When I started to work in 3D about 15 years ago, I completely abandoned 2D drawing (except when I’m making textures). I don’t even hand draw anymore, even when I want to sketch a concept. I make everything in 3D.
How did you get your start as a 3D modeler?
I saw a TV spot showing the “best of” of Imagina (a long-running European 3D showcase), and I was absolutely stunned by it. It was just a “wow” moment, a simple camera traveling inside a tunnel, but it was amazing.
I said to myself, “That is what I want to make,” so I began to learn 3d Studio DOS. I bought a book about 3d Studio, read it, and follwed all the tutorials in it… that was in 1993. My first model was a simple boat, and since that one, I’ve been addicted to modeling.
What’s most the most important thing to remember when making 3D models?
There are lots of important things to remember when you make 3D models, and it’s difficult to say which one is the most important. But you can’t go wrong if you make good topology (which is well described in the specifications of CheckMate Pro), good textures, and, of course, a good presentation.
Make your models as accurate as possible, using good references. It’s also important to pay particular attention to the small details that give some credibility to the model.
It looks as though many of your models could almost come from the same fantasy universe. Is that a decision you made deliberately?
Lots of my models come from a medieval universe or a sci-fi universe. The medieval part was originally a game project of mine that unfortunately died, but thanks to Turbosquid, the models all have a second life.
What inspires you to make these highly detailed industrial pieces?
There are many cars, vans, and plane models in the TurboSquid catalog, and I just wanted to add some more original ones. I’m very proud of my unusual collection.
What has been your experience with CheckMate? Do you have any opinions on CheckMate Pro v1 versus Pro v2?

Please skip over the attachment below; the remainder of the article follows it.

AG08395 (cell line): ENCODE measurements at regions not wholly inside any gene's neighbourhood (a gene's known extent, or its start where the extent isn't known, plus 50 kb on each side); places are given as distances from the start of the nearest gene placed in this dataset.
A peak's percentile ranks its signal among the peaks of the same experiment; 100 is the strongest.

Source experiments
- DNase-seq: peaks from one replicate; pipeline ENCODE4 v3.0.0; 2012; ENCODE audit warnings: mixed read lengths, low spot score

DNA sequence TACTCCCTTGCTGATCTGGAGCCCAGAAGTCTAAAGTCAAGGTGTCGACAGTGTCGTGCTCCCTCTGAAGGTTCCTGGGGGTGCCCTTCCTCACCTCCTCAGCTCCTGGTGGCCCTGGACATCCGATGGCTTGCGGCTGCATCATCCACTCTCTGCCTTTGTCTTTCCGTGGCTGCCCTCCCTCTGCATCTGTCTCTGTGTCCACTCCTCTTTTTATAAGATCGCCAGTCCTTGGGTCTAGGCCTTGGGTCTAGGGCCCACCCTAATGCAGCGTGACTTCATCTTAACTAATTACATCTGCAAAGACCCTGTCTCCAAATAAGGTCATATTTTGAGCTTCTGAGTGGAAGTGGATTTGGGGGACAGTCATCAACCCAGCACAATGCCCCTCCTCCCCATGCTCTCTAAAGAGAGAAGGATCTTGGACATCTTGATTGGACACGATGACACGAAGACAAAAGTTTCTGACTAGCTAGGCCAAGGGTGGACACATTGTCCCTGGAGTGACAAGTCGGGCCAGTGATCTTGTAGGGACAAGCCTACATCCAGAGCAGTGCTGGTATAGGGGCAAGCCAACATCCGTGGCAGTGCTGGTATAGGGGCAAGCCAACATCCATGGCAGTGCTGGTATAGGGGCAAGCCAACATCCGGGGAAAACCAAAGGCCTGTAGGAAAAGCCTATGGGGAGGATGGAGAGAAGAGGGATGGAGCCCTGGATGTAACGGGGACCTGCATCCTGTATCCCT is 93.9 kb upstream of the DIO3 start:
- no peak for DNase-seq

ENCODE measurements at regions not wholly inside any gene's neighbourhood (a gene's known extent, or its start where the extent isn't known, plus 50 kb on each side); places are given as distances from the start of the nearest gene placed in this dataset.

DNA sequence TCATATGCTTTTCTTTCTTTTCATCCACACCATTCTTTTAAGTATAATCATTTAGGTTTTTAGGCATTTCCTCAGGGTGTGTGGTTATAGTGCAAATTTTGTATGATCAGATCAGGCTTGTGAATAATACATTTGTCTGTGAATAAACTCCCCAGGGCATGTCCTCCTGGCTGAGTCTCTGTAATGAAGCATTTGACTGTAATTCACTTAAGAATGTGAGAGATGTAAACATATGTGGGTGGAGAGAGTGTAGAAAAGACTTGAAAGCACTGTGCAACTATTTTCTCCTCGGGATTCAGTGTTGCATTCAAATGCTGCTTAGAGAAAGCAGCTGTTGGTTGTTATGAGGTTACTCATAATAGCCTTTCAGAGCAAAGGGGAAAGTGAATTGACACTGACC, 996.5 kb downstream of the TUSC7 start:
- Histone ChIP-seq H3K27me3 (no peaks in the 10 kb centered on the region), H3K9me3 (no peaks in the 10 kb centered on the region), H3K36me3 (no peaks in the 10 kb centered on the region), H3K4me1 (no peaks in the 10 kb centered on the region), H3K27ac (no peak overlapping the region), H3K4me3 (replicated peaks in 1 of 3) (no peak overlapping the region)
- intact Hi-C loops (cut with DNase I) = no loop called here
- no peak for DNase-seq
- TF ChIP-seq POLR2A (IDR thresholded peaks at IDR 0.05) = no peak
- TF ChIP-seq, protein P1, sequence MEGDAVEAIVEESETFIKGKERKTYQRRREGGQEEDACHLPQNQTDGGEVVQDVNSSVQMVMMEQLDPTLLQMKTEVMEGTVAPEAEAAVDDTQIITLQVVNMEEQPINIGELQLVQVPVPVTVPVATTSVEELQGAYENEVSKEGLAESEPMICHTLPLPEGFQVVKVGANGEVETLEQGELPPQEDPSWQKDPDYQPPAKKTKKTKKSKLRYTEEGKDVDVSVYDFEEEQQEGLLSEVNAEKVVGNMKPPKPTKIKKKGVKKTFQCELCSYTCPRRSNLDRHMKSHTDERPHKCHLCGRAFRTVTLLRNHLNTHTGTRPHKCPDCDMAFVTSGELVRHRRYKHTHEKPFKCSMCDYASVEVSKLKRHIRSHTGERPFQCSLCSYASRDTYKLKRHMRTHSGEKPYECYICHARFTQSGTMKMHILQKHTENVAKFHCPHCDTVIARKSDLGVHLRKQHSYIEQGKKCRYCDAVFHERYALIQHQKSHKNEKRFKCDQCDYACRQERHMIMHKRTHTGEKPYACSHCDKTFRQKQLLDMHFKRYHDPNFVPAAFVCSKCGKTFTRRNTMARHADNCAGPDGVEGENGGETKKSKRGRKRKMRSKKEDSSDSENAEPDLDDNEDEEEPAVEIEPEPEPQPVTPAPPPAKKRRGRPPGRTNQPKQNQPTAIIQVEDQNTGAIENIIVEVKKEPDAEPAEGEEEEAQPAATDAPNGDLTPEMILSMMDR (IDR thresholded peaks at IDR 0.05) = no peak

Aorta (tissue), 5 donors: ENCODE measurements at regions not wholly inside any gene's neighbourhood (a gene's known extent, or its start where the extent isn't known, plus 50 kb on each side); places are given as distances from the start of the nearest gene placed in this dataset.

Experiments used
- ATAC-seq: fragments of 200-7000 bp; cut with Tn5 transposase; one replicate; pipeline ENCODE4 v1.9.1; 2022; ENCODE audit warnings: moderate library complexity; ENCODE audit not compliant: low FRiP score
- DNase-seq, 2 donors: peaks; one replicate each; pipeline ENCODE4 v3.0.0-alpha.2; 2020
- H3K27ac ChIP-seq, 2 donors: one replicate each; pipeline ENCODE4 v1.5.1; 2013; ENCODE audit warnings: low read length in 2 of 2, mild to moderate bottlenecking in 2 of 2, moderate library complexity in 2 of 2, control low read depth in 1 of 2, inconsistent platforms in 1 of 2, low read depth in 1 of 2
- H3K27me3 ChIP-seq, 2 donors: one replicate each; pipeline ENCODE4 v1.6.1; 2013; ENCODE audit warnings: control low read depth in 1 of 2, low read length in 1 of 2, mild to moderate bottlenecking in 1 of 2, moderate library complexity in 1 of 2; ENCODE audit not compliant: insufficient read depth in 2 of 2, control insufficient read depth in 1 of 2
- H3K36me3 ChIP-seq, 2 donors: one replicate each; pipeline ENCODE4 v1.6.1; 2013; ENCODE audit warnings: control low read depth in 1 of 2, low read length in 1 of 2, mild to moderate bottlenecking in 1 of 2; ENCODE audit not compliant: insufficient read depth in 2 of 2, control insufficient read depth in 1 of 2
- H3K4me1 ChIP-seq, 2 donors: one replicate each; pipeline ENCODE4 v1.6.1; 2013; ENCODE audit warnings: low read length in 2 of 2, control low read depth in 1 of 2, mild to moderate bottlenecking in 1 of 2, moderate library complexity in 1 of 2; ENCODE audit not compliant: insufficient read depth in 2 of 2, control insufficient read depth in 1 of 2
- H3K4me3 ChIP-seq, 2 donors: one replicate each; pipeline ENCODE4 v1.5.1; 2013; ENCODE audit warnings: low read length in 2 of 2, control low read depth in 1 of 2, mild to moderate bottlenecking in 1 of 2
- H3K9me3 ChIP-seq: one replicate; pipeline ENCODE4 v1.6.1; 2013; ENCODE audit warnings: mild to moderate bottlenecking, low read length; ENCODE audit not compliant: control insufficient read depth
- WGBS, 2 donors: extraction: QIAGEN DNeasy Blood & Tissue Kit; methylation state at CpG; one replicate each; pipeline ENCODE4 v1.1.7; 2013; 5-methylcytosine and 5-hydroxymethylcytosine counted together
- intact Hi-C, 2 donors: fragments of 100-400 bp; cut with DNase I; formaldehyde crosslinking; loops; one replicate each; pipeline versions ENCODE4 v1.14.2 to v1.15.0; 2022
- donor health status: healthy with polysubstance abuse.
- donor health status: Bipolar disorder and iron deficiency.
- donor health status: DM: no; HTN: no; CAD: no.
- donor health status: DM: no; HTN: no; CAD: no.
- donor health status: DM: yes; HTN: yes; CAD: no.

I only have positive things to say about CheckMate. You have to make nice, clean models, even with CheckMate Lite.
I’m still studying CheckMate Pro v2, and I’m working on some models for it.
How long have you been with TurboSquid?
I’ve been with TurboSquid since April 2012. I immediately liked the site and how easy it was to add objects and manage them. I uploaded a few models, and just waited to see what would happen next. After 3 months, I was surprised to get my first sale, so I decided to add more models to increase my sales.
Would you recommend TurboSquid to other modelers?
I have recommended TurboSquid to some of my friends who do 3D. And to everyone who wants to share their models: you can do as I do, breathing new life into the older or unused models that are collecting dust on your hard drive.
Want millions of people to see your best 3D model? TurboSquid attracts customers and artists from all over the globe, and we’re always on the lookout for our next featured model. Find out how to have your work spotlighted on our homepage!
In case you missed it: The default sphere is problematic because of the two poles. By itself, a standard sphere does not seem to pose any problems, but when it comes time to subdivide, the differences in polygon density at the equator and at the poles produces pinching, and squashes the sphere around the equator.